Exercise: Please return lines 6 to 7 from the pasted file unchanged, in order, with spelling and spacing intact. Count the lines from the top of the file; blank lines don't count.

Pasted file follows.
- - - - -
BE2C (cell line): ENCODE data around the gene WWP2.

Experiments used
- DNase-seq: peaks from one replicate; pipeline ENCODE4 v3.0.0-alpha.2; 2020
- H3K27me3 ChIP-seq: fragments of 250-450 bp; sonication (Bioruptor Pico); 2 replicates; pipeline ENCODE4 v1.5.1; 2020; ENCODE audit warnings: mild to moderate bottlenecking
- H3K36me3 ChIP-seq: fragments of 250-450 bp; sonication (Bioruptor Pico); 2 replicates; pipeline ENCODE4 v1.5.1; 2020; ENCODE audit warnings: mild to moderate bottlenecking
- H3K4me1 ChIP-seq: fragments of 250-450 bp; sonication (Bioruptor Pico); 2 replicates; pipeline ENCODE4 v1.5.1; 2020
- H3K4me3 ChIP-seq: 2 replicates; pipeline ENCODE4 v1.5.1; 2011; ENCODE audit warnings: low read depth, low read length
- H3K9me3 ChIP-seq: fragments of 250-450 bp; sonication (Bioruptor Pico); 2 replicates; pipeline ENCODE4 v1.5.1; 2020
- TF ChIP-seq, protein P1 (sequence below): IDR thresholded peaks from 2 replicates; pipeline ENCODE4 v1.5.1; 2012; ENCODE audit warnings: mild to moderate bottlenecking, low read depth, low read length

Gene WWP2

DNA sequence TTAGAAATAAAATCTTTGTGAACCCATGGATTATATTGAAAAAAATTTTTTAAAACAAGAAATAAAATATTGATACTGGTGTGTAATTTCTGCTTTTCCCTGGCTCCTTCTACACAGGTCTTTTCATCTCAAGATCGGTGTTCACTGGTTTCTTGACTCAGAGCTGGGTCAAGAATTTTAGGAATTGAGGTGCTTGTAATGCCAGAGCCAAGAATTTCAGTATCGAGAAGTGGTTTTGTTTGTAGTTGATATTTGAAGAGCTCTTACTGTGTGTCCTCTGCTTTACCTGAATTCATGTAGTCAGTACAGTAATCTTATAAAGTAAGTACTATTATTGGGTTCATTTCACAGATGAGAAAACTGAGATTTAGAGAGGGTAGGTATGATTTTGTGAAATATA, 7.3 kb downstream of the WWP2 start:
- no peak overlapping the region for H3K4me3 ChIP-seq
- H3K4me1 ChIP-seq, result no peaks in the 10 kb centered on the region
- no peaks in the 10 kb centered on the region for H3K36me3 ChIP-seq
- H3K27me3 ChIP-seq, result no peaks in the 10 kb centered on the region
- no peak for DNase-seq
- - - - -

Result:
- H3K4me1 ChIP-seq: fragments of 250-450 bp; sonication (Bioruptor Pico); 2 replicates; pipeline ENCODE4 v1.5.1; 2020
- H3K4me3 ChIP-seq: 2 replicates; pipeline ENCODE4 v1.5.1; 2011; ENCODE audit warnings: low read depth, low read length